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Collectors, prankers beware, the change in laws puts certain practices in jeopardy

Caller ID spoofing has been a popular practice for many years in the U.S.  Many have a form of caller identification and use it to screen their calls.  Much like email spoofing, caller ID spoofing causes the message to look like it originated from someone other than the real sender.

Many businesses offer spoofing service either online or via the phone.  Among the legitimate uses of spoofing are to allow businesses IDs to appear when owners are making calls from outside phones (such as a home phone) and to allow businesses to replace the calling number with the appropriate callback number.  Private investigators and collections agencies often use spoof as well, in a more questionable manner.

Spoofing has also been used by criminals to steal money from victims by tricking them into revealing personal information.  Last year a ring of crooks stole $15M USD using phone spoofing according to Representative Eliot Engel (D-NY).

After much debate, the House has passed the bill Truth in Caller ID Act of 2010" [PDF], H.R. 1258, an amendment to the Communications Bill of 1934.  The bill effectively bans caller spoofing in the U.S.  The Senate already passed a similar bill in February, so President Obama should soon sign the Act into law.

The bill makes it illegal "to cause any caller ID service to transmit misleading or inaccurate caller ID information, with the intent to defraud and deceive."

It applies to both land lines and voice-over-IP networks (VoIP) and any other "real time voice communications service, regardless of the technology or network utilized."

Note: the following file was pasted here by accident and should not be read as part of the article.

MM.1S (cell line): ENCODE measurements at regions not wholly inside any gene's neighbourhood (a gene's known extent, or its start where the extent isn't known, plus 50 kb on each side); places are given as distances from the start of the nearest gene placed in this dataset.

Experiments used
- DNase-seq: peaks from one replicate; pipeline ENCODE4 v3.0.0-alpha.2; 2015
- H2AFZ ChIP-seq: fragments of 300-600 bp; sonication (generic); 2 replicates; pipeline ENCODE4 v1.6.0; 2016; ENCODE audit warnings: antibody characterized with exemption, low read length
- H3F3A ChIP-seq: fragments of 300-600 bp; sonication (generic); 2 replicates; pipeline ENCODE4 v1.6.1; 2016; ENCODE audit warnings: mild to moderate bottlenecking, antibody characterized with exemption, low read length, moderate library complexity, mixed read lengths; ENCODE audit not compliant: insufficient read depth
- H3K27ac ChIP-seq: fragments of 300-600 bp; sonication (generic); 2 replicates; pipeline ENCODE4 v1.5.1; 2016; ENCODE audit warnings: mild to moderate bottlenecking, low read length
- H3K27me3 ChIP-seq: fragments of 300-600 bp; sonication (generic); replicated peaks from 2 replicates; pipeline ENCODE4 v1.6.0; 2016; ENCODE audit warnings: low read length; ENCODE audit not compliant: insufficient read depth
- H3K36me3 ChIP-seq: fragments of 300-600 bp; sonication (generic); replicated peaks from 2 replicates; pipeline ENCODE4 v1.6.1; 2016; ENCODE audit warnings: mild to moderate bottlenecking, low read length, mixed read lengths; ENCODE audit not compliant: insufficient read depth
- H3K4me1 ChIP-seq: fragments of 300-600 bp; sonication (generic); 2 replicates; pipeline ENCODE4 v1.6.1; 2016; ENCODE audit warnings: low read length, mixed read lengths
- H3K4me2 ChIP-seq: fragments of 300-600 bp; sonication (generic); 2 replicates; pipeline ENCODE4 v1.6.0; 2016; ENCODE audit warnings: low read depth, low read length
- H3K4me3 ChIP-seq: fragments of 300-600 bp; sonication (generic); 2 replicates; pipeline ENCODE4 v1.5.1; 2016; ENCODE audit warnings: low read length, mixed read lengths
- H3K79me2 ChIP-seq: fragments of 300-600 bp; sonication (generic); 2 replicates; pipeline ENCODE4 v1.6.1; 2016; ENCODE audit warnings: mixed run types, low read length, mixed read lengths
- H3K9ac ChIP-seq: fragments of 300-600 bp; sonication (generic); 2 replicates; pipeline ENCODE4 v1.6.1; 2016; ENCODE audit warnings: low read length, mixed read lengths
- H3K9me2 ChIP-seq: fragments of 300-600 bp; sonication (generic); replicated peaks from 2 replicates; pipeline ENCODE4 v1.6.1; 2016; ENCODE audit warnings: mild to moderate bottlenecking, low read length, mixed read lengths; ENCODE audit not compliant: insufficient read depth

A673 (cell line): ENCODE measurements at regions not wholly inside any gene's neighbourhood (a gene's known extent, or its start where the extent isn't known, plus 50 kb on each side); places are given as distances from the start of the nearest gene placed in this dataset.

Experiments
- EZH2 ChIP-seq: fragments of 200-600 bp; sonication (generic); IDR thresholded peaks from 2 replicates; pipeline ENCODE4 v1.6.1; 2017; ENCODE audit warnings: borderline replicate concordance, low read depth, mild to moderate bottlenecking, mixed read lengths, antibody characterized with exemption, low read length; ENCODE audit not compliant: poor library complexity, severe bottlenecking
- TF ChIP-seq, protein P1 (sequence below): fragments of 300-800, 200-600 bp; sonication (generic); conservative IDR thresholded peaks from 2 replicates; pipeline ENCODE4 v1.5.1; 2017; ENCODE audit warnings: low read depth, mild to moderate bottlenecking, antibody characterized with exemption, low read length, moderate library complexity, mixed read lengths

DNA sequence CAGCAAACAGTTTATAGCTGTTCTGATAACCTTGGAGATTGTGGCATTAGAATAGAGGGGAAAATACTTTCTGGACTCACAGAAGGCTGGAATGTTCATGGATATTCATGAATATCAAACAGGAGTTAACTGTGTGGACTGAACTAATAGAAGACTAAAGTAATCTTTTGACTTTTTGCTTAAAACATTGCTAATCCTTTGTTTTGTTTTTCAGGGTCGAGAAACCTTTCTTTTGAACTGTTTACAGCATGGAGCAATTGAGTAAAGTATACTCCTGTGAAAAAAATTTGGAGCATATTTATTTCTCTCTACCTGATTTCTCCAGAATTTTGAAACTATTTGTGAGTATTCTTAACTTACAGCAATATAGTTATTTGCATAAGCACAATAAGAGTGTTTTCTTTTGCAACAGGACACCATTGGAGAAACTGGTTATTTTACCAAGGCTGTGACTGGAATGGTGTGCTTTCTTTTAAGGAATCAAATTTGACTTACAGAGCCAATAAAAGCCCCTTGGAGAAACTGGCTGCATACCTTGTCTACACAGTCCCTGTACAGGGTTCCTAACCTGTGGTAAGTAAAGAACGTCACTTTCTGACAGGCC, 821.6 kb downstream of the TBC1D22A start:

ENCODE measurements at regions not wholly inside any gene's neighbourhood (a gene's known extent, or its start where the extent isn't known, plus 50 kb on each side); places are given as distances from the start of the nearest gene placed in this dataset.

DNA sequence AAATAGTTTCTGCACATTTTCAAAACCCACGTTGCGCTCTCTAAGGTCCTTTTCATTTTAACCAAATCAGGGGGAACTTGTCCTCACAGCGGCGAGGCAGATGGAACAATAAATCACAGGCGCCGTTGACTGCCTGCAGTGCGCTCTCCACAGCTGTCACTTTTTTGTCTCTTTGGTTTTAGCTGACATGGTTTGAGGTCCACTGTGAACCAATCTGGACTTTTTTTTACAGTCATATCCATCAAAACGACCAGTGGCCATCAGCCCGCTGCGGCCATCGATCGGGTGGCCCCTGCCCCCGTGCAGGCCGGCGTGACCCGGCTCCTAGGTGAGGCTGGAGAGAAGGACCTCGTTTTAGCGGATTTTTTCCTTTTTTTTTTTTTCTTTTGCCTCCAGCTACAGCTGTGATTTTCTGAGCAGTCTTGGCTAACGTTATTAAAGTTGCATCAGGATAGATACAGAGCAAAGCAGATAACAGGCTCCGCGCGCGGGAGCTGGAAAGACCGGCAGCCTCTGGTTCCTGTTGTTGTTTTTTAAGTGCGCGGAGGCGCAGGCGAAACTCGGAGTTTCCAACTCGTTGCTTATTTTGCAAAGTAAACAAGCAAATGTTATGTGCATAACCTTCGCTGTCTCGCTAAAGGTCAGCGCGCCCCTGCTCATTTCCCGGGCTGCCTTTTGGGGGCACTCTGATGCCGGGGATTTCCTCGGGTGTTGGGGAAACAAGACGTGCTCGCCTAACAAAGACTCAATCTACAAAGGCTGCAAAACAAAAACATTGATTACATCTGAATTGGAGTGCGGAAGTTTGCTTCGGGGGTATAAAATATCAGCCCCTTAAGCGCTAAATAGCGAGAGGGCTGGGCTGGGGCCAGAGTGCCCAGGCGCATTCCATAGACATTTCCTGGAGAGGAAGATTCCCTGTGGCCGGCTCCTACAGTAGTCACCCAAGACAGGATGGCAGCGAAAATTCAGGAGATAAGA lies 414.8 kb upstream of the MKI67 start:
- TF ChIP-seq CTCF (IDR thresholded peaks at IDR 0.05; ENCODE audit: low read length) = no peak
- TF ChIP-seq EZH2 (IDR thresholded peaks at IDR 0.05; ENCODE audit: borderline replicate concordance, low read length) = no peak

Under the bill, you can still block your own outgoing caller ID information.  But trying to modify it may result in criminal and civil penalties, assuming it can be proven that you intended to "defraud and deceive".  Businesses may be exempt, assuming they're using spoofing for legitimate purposes as outlined above and not suspect practices like stealth telemarketing.

Civil prosecution generally carries a lower burden of proof, so businesses such as repossession firms may be hit with civil fine but escape criminal prosecution.

Law enforcement officials in the U.S. are exempt from the ban.

CTIA, an international trade group, released a statement praising the move.  It writes, "CTIA and the wireless industry support making caller identification spoofing illegal as the applications of such an activity are usually for malicious purposes. We appreciate the House passing this important consumer protection measure."





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